A Naked Day:1

I picked this up from the great ‘Naked Pastor’ http://www.nakedpastor.com/ (see Oct 18- the picture is from his site- he designed that t-shirt-if in the USA, you can buy it).

Something from Karl Barth to remind me of what is important in how I act and am today. Life is to short to act in the pulpit or conform to someone else’s role.:-

‘It is as the persons they are that preachers are called to this task, as these specific people with their own characteristics and histories. It is as the persons they are that they have been selected and called. This is what is meant by originality. Pastors are not to adopt a role. They are not to slip into the clothing of biblical characters. That would be the worst kind of comedy.

They are not to be Luthers, churchmen, prophets, visionaries, or the like. They are simply to be themselves, and to expound the text as such. Preaching is the responsible word of a person of our own time. Having heard myself, I am called upon to pass on what I have heard. Even as ministers, it matters that these persons be what they are. They must not put on a character or a robe. They do not have to play a role. It is you who have been commissioned, you, just as you are, not as minister, as pastor or theologian, not under any concealment or cover, but you yourself have simply to discharge this commission’.

What I love about October half term:6

Last day.

Work begins tomorrow. Last day of not setting an alarm clock and having to get out of bed for something. Last day of wondering around unwashed and undressed after 9am.

There is something uniquely lovely of not having to get up and do something. Watching minutes drift by unproductively. Fresh croissants filled with Nutella. Fresh ground coffee. Saying ‘What will we do today’. Watching a day unfold, unplanned. Wonderful….

What I love about October half term:5

New places.

Well going away. Each October half term we try to go away for a few days, usually seeing what offers we get. Last year we freeloaded at a friend’s house. This year we had 3 nights at a 4 star hotel in the Cheshire countryside which cost sixty of your English pounds (and a stack of tokens from the evil Tesco).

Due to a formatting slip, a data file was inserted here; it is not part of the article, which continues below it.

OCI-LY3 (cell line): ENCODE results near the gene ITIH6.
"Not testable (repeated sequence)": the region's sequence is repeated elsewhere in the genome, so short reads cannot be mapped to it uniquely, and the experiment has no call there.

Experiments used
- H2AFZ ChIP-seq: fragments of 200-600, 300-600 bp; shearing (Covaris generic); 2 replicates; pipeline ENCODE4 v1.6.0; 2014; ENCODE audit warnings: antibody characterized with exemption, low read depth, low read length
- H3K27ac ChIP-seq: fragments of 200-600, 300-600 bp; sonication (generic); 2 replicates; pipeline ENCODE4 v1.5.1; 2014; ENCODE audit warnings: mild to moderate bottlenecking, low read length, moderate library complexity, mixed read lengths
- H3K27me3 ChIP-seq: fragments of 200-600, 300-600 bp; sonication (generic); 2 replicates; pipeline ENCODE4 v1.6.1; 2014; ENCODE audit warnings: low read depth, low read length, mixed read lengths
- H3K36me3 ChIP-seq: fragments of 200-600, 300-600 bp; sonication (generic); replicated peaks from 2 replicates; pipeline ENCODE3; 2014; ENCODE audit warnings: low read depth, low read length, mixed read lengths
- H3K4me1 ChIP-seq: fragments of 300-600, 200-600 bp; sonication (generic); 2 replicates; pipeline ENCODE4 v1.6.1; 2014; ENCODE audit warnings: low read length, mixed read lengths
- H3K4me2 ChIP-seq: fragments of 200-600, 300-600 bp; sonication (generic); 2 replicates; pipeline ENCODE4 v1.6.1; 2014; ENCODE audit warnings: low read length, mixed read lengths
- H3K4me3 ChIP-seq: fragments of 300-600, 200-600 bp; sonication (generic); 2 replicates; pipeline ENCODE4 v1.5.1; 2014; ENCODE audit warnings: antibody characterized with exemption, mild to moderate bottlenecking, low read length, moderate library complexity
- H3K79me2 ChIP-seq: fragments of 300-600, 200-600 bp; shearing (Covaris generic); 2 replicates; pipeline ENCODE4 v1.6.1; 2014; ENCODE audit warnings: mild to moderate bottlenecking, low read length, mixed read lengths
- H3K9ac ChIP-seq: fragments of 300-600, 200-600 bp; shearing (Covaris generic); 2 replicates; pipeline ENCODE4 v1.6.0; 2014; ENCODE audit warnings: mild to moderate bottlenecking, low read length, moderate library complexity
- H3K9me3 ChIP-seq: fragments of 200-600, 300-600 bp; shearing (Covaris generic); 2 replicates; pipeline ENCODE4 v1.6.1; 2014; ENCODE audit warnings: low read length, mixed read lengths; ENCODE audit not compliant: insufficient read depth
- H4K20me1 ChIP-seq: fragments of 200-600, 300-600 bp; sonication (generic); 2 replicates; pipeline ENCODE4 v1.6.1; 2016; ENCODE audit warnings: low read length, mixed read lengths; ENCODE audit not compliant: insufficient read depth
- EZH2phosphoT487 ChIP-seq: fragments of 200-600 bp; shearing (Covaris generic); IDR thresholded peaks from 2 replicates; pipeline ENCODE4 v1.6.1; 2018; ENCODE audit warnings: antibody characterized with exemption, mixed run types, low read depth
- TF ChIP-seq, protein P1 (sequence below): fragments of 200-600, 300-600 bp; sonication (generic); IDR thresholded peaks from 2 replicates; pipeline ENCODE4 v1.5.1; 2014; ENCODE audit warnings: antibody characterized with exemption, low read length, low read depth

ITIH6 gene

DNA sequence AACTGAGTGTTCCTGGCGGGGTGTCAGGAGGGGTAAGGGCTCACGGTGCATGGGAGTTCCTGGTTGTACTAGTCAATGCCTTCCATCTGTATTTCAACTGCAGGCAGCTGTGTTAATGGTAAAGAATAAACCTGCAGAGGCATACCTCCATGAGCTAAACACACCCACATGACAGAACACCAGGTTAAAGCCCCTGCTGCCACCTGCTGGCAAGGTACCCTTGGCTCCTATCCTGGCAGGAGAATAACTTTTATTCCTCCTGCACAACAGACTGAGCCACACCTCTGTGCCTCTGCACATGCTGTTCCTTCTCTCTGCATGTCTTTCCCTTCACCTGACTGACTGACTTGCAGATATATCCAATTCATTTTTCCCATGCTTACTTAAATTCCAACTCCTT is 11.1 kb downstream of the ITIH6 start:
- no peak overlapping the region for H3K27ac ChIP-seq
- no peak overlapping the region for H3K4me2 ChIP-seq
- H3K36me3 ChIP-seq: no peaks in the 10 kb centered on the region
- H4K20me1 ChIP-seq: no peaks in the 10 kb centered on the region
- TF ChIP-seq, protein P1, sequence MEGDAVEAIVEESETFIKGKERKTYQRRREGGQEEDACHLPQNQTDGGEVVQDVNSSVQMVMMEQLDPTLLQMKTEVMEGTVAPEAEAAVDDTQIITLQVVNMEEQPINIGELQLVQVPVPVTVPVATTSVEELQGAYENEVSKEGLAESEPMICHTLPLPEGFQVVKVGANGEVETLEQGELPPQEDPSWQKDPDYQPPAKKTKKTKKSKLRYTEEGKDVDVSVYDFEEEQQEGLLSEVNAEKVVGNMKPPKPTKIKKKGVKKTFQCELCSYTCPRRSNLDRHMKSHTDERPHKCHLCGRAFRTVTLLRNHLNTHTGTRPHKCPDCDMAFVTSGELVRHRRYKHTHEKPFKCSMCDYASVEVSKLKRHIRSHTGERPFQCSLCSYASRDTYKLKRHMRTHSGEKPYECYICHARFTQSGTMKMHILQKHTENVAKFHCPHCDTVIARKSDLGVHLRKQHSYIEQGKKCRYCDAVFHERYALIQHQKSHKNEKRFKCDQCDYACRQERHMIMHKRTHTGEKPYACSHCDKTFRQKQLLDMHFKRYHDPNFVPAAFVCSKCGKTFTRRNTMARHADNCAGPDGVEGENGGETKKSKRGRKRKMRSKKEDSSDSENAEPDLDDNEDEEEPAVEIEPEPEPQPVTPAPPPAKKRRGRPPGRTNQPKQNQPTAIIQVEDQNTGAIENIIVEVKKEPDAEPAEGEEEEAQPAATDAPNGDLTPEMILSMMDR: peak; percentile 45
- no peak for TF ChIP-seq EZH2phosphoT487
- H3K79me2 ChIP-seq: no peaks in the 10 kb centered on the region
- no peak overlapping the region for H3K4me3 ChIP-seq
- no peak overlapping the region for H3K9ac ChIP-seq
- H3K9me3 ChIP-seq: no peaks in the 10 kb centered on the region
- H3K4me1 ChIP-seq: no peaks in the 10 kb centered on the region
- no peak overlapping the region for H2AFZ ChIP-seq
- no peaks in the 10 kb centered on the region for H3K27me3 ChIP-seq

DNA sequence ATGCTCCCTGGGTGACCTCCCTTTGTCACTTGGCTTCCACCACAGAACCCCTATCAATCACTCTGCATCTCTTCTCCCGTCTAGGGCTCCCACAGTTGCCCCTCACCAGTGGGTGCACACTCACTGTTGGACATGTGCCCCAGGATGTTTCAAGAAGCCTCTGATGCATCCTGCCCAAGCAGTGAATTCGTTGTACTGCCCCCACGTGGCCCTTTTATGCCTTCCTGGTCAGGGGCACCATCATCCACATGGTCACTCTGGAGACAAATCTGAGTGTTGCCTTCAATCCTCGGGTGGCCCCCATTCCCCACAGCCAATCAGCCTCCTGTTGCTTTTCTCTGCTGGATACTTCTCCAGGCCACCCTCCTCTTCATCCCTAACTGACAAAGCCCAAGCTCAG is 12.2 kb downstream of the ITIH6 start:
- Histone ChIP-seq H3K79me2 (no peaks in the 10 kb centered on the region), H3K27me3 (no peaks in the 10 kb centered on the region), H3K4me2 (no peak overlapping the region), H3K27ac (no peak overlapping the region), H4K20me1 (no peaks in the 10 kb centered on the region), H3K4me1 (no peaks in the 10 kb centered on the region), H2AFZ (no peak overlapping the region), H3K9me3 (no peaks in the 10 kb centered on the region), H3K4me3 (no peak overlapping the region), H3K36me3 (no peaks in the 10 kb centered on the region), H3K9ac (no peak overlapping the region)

Total, total bliss and opulence…catching up with friends, walking, seeing Chester, visiting Liverpool (and overcoming my aversion to going to anything with ‘experience’ in the title to see the ‘ Dewa Roman experience’ in Chester) and lots more.

All set in the fading of October/November light with cold, bleak winter coming closer.

Thank you.

My longest post ever: a story

I lifted this story from a Bible study that I got from the Methodist Church of Great Britain website (actual story Dennis, Trevor (1997) Imagining God: Stories From Creation To Heaven. London: Society for Promoting Christian Knowledge. Chapter 1).

It is very long. But is worth it. As I get older, stories mean more to me. Time to make a good cup of coffee, sit down and read…

Child’s Play

One hot afternoon Adam and Eve, unselfconsciously naked, sat on the bank of one of the rivers of Eden, dangling their feet in the water. Eve picked up a flat, round stone, stood up and flicked it in twelve graceful bounces right across to the other side.

‘Who taught you to do that?’ asked Adam.

‘God did.’

Adam turned towards God. ‘Did you really?’

‘Yes.’

‘Could you teach me?’

‘Of course. Watch.’

God stood up, chose a stone carefully, kissed it, curled his finger round it, and, with a movement of his wrist too quick to catch, sent it spinning downstream. It went almost as far as Adam and Eve could see, then swung round in a tight circle and came speeding towards them again, till with one last bounce it skipped back into God’s hand. It had hit the water two hundred times, and had left two hundred circles spreading and entwining themselves upon the surface. From the middle of each circle a fish leaped, somersaulted, and splashed back into the river.